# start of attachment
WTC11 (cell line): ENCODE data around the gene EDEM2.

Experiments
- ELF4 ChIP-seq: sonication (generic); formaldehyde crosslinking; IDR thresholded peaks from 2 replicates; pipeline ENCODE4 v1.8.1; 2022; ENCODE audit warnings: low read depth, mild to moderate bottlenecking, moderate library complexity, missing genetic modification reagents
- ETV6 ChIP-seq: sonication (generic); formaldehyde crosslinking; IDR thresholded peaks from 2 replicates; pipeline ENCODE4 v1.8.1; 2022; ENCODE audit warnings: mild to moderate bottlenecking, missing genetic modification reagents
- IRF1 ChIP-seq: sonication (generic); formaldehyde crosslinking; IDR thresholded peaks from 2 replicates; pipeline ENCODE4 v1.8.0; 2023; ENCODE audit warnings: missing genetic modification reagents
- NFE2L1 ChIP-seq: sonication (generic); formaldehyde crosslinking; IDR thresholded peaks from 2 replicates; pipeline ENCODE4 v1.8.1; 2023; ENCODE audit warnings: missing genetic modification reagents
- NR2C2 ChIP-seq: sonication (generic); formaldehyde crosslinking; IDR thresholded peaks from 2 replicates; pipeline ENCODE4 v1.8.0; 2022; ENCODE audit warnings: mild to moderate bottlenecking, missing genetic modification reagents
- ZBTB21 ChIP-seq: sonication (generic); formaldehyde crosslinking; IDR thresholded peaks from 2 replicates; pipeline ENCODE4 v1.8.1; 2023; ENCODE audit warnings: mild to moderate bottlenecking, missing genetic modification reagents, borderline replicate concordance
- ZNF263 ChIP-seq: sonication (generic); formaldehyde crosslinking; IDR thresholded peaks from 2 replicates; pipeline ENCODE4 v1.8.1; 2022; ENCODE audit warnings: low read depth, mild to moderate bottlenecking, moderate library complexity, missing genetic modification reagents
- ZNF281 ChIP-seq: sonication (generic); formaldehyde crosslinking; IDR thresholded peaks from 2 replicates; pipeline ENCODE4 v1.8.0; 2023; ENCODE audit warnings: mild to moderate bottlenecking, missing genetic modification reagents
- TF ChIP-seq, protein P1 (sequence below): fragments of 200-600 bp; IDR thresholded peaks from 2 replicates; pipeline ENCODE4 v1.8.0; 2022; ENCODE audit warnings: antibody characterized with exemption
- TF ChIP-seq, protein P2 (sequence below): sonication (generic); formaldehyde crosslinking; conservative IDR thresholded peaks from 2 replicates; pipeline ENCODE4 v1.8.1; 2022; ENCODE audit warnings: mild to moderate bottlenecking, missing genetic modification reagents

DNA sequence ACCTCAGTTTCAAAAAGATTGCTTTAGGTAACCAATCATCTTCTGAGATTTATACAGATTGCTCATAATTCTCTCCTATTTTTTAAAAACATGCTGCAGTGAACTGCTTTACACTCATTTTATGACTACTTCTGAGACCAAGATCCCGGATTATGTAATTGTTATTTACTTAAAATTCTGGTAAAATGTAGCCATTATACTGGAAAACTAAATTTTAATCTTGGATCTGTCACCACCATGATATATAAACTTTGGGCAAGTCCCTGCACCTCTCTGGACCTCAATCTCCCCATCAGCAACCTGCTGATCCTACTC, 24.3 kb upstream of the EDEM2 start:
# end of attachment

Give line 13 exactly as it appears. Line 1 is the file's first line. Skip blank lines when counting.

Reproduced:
DNA sequence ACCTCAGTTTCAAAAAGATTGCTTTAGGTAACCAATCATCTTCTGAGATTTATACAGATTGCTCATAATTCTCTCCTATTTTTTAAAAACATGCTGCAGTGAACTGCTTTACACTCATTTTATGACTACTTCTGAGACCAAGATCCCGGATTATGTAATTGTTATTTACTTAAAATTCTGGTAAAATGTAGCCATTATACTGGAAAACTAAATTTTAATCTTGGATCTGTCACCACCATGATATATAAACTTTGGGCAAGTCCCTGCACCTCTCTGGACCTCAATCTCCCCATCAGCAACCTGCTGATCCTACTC, 24.3 kb upstream of the EDEM2 start: